“You want me to knock the legs out from under you, you can come on down to my ground-level world and we can talk about it,” I said, taking a step forward with both fists clenched and ready.
“That’s enough, Rudolph.” Nick’s steady hand on my shoulder calmed me down right away. I can go from zero to sixty-tantrums-per-hour in ten seconds flat, but somehow the big guy can always bring me right back down to zero. Well, almost always.
“Yes, Rudolph, exactly,” the opposition sneered. “Go sit at your benefactor’s knee. Let the full-grown adults talk.”
“This doesn’t have to be a fight,” Nick said.
“It already is,” went the opposing view.
“If that’s what you want it to be, that’s what it can be, but this isn’t where it’ll happen. Now you’ve insulted my friend and I’m going to ask you nicely to apologize and then to leave the way you came.”
“We’re not done here.”
“We are. You don’t have a leg to stand on with this line of arguing. Keep it up and I’ll serve you with another cease-and-desist.”
There was a time when the opposition was going around asking people to call him “Old Nick.” Like I said, he has a thing for nicknames, can never settle on just one. We figured he was going by “Old Nick” for a while there because he wanted to confuse any of his potential customers who have an innate fondness for my boss. Saint Nick. Old Nick. Old Nick. Saint Nick. Obfuscation. More shady business.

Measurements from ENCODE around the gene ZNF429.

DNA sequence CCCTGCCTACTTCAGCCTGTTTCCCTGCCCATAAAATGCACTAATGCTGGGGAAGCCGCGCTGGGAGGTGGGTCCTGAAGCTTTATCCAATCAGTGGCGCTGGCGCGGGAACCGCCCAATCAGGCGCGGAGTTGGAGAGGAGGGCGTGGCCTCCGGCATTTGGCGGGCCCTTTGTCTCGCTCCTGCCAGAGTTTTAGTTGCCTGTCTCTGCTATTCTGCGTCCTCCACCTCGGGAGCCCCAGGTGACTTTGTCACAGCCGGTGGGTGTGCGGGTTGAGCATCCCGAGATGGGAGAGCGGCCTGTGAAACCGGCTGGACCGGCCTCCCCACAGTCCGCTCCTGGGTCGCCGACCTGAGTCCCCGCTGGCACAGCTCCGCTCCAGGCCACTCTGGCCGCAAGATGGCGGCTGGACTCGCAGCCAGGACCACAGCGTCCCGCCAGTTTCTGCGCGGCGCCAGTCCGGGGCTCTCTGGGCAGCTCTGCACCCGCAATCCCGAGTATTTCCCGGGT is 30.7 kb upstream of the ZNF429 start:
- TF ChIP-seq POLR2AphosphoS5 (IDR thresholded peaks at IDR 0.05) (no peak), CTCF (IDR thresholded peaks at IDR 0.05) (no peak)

“That’s right. And you’re lucky I didn’t sue your pants off when you slipped my name onto that ex-New-York-City-mayor,” I added. “Seriously. A New York politician? That guy?” This remains a sore spot with me, by the way. “What’s he getting this year, boss?”
“Still coal.” Nick winked at me. He knew he had this in the bag.
The opposition scowled at Nick and sputtered, “When I’m done, you and your little sidekick here, you’re going to be so bombarded with lawsuits, you’ll be handing out presents on Skid Row.”
Out of respect for my boss, I stifled a laugh at that. It’s fun when your opponent gets flustered. But Nick doesn’t like schadenfreude – mainly because the word only exists in one language and he prefers it when people share.
Nick fixed his opponent’s gaze. “Why don’t you just let me know what you’re charging, and have your people send over the paperwork? We’ve got work to do here. Your accusations are so specious I’m not even sure I know what you’re arguing.”